The punditocracy very much wants a cleaner, more intellectual campaign but as far has not presented a workable solution which might help tidy things up. Ending the electoral college cannot rid American politics entirely of dirty tricks, but it would be a pretty good start.


A joint session of Congress meets to count the Electoral College vote from the 2008 presidential election. Photograph: Getty Images

Liam Hoare is a freelance writer, specialising in foreign affairs, whose work has featured in The Atlantic, Slate, and The Forward.

Photo: Getty Images
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How can Britain become a nation of homeowners?

David Cameron must unlock the spirit of his postwar predecessors to get the housing market back on track. 

In the 1955 election, Anthony Eden described turning Britain into a “property-owning democracy” as his – and by extension, the Conservative Party’s – overarching mission.

60 years later, what’s changed? Then, as now, an Old Etonian sits in Downing Street. Then, as now, Labour are badly riven between left and right, with their last stay in government widely believed – by their activists at least – to have been a disappointment. Then as now, few commentators seriously believe the Tories will be out of power any time soon.

But as for a property-owning democracy? That’s going less well.

When Eden won in 1955, around a third of people owned their own homes. By the time the Conservative government gave way to Harold Wilson in 1964, 42 per cent of households were owner-occupiers.

That kicked off a long period – from the mid-50s right until the fall of the Berlin Wall – in which home ownership increased, before staying roughly flat at 70 per cent of the population from 1991 to 2001.

But over the course of the next decade, for the first time in over a hundred years, the proportion of owner-occupiers went to into reverse. Just 64 percent of households were owner-occupier in 2011. No-one seriously believes that number will have gone anywhere other than down by the time of the next census in 2021. Most troublingly, in London – which, for the most part, gives us a fairly accurate idea of what the demographics of Britain as a whole will be in 30 years’ time – more than half of households are now renters.

What’s gone wrong?

In short, property prices have shot out of reach of increasing numbers of people. The British housing market increasingly gets a failing grade at “Social Contract 101”: could someone, without a backstop of parental or family capital, entering the workforce today, working full-time, seriously hope to retire in 50 years in their own home with their mortgage paid off?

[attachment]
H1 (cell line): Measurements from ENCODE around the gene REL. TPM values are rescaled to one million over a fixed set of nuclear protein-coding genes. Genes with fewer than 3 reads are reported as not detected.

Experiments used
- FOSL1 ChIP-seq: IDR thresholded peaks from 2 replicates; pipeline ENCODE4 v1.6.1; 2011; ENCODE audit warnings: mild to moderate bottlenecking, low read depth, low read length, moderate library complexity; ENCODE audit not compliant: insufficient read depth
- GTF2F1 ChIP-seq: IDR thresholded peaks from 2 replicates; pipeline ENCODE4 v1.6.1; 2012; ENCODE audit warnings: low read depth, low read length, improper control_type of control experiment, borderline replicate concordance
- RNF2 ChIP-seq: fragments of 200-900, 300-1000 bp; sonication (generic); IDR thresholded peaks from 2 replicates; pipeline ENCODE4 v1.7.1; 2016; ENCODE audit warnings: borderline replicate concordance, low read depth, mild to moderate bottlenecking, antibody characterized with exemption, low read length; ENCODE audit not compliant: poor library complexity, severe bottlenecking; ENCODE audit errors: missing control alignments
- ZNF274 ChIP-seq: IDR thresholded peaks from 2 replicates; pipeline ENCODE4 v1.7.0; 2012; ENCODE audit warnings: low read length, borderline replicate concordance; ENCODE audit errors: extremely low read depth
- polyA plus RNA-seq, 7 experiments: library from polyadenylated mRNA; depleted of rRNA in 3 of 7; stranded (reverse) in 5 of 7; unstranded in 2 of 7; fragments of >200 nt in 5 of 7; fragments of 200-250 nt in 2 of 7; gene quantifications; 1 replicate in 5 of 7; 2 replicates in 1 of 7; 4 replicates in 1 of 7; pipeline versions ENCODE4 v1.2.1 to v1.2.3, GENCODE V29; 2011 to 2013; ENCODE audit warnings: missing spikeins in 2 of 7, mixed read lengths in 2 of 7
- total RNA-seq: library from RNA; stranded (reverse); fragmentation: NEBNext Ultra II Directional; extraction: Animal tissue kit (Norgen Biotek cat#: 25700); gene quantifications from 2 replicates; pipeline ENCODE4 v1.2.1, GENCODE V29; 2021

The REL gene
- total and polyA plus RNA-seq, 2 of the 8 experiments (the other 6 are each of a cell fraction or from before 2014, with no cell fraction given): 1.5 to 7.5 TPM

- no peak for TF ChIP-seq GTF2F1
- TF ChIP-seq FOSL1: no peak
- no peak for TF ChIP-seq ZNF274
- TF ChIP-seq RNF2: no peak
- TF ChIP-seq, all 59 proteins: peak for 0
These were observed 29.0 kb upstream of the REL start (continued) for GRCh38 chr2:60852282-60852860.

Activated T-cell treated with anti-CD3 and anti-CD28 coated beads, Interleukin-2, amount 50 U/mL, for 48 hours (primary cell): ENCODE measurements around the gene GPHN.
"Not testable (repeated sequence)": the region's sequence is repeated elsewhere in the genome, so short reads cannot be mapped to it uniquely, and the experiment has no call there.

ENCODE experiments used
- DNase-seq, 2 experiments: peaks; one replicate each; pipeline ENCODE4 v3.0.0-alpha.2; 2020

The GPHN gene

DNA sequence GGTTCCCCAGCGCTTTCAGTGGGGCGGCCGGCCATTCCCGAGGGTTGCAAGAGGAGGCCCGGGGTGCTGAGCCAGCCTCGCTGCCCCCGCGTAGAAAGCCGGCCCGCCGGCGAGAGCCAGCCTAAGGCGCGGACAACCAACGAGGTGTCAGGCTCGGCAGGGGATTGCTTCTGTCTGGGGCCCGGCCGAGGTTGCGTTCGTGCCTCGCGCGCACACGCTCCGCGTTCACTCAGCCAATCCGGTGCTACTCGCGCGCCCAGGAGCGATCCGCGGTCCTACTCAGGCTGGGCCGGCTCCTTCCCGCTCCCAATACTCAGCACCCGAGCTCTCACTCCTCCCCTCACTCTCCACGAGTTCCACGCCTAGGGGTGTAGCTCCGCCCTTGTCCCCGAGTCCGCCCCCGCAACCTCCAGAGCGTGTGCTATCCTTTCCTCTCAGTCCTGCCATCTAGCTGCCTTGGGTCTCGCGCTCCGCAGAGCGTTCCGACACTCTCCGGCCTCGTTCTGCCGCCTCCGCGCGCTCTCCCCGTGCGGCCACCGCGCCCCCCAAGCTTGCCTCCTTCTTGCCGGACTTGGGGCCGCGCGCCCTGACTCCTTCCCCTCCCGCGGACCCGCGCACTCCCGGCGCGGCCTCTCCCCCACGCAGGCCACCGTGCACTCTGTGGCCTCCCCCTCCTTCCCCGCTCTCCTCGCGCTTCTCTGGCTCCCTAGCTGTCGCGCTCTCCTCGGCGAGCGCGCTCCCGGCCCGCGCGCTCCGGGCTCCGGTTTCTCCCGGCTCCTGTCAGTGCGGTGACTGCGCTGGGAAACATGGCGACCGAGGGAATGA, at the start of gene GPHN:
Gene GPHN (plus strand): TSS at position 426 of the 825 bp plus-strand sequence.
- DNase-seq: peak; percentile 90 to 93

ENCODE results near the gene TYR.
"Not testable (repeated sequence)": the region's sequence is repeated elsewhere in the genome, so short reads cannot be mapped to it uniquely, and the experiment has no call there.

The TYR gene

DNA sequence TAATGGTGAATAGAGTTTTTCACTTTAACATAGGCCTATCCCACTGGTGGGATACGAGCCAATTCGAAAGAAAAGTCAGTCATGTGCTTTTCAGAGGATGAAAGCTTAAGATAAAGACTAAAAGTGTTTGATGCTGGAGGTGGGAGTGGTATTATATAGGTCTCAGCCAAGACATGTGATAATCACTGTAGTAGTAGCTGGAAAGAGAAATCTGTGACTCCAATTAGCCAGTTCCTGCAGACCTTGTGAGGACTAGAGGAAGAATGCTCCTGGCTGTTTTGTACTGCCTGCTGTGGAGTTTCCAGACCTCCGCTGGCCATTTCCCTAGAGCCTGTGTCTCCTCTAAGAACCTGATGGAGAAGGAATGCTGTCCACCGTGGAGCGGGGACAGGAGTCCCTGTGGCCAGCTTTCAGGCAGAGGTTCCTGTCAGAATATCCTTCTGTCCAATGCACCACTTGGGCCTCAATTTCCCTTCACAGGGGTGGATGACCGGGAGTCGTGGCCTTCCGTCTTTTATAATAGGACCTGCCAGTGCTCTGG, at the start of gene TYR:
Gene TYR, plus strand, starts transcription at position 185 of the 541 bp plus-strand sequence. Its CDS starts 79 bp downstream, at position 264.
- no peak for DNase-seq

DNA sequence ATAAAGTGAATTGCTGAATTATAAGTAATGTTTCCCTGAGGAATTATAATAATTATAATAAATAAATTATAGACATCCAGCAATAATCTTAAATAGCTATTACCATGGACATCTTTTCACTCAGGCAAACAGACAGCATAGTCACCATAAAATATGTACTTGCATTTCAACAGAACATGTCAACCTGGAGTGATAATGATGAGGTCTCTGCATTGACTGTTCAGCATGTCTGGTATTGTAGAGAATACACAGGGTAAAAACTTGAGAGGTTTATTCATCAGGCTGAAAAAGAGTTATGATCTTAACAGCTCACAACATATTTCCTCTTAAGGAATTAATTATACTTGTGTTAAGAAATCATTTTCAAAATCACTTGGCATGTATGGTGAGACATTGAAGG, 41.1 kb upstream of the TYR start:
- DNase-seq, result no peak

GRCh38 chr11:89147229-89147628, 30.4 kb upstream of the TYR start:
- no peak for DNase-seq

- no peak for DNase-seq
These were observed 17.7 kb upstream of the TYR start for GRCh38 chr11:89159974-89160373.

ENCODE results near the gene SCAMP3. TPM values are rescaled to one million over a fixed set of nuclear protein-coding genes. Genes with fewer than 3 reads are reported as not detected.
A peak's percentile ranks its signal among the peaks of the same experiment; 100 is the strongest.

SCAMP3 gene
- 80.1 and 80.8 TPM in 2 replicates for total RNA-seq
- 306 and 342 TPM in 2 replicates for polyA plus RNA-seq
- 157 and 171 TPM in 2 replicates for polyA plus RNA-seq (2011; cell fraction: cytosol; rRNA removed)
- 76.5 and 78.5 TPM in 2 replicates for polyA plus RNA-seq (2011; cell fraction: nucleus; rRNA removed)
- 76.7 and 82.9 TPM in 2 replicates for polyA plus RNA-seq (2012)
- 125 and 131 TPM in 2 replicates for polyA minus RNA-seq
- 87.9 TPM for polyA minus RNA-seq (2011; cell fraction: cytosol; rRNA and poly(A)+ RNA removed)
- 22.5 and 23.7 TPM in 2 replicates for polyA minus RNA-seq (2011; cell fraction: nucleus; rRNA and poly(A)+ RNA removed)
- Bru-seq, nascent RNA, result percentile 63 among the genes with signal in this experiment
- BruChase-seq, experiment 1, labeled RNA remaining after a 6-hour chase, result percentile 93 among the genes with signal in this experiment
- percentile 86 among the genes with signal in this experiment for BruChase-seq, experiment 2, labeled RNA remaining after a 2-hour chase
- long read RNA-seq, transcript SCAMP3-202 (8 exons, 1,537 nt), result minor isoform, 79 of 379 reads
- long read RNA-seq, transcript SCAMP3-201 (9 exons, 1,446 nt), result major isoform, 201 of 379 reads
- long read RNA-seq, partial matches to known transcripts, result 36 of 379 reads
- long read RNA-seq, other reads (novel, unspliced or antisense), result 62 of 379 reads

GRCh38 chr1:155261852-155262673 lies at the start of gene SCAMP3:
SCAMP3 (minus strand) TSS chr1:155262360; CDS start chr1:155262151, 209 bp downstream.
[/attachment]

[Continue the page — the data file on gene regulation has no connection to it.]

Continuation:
It’s useful to compare and contrast the policy levers of those two Old Etonians, Eden and Cameron. Cameron, so far, has favoured demand-side solutions: Help to Buy and the new Help to Buy ISA.

To take the second, newer of those two policy innovations first: the Help to Buy ISA. Does it work?

Well, if you are a pre-existing saver – you can’t use the Help to Buy ISA for another tax year. And you have to stop putting money into any existing ISAs. So anyone putting a little aside at the moment – not going to feel the benefit of a Help to Buy ISA.

And anyone solely reliant on a Help to Buy ISA – the most you can benefit from, if you are single, it is an extra three grand from the government. This is not going to shift any houses any time soon.

What it is is a bung for the only working-age demographic to have done well out of the Coalition: dual-earner couples with no children earning above average income.

What about Help to Buy itself? At the margins, Help to Buy is helping some people achieve completions – while driving up the big disincentive to home ownership in the shape of prices – and creating sub-prime style risks for the taxpayer in future.

Eden, in contrast, preferred supply-side policies: his government, like every peacetime government from Baldwin until Thatcher’s it was a housebuilding government.

Why are house prices so high? Because there aren’t enough of them. The sector is over-regulated, underprovided, there isn’t enough housing either for social lets or for buyers. And until today’s Conservatives rediscover the spirit of Eden, that is unlikely to change.

I was at a Conservative party fringe (I was on the far left, both in terms of seating and politics).This is what I said, minus the ums, the ahs, and the moment my screensaver kicked in.

Stephen Bush is editor of the Staggers, the New Statesman’s political blog.